Egyptian-born Hamza, 56, was convicted after a trial in New York that a prosecutor said should provide justice for the victims of a kidnapping in Yemen more than a decade ago.
Hamza, who was tried under the name Mustafa Kamel Mustafa, was found guilty just weeks after an al-Qaida spokesman was convicted.
Hamza was accused of providing material support to terrorist organisations by enabling hostage-takers in the Yemen kidnapping to speak on a satellite phone, by sending men to establish an al-Qaida training camp in the US state of Oregon, and by sending at least one man to training camps in Afghanistan.
Following a lengthy legal battle, he was extradited in 2012 from the UK, where he led the Finsbury Park Mosque in the 1990s, reportedly attended by both September 11 conspirator Zacarias Moussaoui and shoe bomber Richard Reid. Hamza denied ever having met them.
Hamza looked straight ahead as the verdict was read out at the federal court. Sentencing was set for September 8, when he faces a maximum sentence of life in prison.
Defence attorney Joshua Dratel said the verdict was "not about the evidence but about a visceral reaction to the defendant".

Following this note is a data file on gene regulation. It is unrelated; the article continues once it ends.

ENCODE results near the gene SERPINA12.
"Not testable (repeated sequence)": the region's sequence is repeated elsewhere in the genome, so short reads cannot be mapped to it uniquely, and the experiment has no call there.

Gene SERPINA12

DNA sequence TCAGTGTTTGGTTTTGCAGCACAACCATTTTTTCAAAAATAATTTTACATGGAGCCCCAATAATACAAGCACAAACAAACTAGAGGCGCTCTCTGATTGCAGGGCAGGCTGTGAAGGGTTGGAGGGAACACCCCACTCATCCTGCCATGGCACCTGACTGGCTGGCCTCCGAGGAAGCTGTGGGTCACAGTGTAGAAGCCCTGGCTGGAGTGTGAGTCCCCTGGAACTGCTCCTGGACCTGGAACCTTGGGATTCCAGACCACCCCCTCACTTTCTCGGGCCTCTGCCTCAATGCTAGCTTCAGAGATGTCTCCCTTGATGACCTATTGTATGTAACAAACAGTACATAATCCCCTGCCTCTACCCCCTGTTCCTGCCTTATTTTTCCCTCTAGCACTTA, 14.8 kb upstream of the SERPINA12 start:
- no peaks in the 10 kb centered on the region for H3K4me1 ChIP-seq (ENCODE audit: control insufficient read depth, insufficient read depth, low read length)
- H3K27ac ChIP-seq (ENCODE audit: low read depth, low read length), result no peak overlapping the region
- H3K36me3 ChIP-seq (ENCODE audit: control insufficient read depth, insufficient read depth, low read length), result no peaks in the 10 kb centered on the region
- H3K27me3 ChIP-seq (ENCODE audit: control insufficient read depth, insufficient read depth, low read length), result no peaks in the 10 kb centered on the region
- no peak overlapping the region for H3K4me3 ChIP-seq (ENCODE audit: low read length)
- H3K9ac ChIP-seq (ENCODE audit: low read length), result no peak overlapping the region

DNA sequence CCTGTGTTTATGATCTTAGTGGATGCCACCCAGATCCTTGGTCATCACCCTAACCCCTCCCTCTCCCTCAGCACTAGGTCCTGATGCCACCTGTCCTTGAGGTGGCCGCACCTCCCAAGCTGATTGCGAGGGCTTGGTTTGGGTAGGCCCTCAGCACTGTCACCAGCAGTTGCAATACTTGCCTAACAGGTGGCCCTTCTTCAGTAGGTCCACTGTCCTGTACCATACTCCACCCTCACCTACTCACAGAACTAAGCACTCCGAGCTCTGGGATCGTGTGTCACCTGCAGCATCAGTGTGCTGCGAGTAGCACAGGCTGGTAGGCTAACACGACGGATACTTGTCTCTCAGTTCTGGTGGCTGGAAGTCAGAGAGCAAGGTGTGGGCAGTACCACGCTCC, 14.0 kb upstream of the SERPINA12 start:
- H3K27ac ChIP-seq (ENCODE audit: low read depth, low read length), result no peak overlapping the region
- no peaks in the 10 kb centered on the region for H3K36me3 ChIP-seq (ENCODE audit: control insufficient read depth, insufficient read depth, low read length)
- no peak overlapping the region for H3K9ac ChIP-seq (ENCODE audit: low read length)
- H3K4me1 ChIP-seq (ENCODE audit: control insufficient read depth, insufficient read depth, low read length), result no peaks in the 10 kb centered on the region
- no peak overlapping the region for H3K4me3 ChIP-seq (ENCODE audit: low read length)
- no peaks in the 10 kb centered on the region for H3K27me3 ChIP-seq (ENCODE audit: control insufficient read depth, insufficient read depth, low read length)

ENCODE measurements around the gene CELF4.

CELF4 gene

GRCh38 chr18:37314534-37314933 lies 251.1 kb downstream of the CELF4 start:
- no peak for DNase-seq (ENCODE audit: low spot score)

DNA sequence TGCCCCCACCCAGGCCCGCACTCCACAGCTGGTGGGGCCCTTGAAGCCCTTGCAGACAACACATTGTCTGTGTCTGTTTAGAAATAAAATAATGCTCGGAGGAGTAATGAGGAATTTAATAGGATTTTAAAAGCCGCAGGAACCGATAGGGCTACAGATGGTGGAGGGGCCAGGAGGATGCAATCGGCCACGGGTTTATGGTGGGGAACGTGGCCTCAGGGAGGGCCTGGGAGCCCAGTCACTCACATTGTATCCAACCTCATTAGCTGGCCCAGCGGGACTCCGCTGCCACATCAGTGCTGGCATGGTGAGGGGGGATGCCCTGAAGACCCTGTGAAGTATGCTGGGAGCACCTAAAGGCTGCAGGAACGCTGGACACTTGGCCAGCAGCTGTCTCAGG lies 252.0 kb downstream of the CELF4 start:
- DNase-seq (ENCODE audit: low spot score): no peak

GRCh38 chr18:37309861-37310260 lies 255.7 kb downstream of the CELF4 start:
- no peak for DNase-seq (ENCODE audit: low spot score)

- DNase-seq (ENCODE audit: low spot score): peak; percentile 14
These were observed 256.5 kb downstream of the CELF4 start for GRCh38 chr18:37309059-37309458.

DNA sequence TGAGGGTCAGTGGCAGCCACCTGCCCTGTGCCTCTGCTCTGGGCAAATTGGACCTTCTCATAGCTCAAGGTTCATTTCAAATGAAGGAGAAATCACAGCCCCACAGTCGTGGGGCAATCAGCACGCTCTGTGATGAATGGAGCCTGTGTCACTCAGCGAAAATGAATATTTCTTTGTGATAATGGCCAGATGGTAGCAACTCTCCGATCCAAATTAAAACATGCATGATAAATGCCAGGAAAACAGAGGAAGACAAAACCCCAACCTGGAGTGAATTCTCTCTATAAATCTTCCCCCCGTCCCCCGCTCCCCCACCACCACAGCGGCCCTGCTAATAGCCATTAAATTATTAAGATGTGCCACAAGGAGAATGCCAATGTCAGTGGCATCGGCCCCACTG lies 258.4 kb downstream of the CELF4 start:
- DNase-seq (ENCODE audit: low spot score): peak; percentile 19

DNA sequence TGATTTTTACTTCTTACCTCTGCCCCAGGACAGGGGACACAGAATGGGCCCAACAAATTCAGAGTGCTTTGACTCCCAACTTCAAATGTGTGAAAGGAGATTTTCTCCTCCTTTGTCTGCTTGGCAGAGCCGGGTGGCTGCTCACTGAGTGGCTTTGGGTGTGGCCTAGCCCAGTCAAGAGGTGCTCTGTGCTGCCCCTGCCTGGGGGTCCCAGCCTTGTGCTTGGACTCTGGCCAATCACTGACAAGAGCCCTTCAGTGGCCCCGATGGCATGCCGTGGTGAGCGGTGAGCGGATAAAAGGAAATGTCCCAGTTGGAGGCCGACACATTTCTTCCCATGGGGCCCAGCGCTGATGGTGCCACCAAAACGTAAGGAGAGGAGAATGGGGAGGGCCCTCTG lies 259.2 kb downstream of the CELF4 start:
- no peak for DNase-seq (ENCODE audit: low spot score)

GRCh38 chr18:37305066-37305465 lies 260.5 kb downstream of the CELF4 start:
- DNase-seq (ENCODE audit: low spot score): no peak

US Attorney Preet Bharara said Hamza "attempted to portray himself as a preacher of faith but he was, instead, a trainer of terrorists".
For much of the past month, jurors watched videotapes and heard audio clips in which Hamza shouted to his followers, telling them non-Muslims could be treated like animals and women and children who were not Muslim could be taken captive.
But they saw a gentler version of Hamza on the witness stand, one who spoke confidently in the tone of a college professor as he insisted he never engaged in acts of terrorism or aided al-Qaida.
His testimony over four days was derided by Assistant US Attorney Ian McGinley, who told jurors to ignore his lies and concentrate on evidence.
In his closing argument, Mr McGinley read aloud the names of four European tourists who died in 1998 in Yemen after their convoy of cars was overtaken by extremist Islamic kidnappers, to whom Hamza had given a satellite phone. The prosecutor said a guilty verdict would provide a measure of justice for them and another dozen hostages who survived.
"Don't be fooled by his testimony," Mr McGinley said. "Don't let the passage of time diminish what he did."
Hamza also told jurors how he lost both hands, an eye and part of his forearms in a 1993 accident when he helped the Pakistani military as a civil engineer.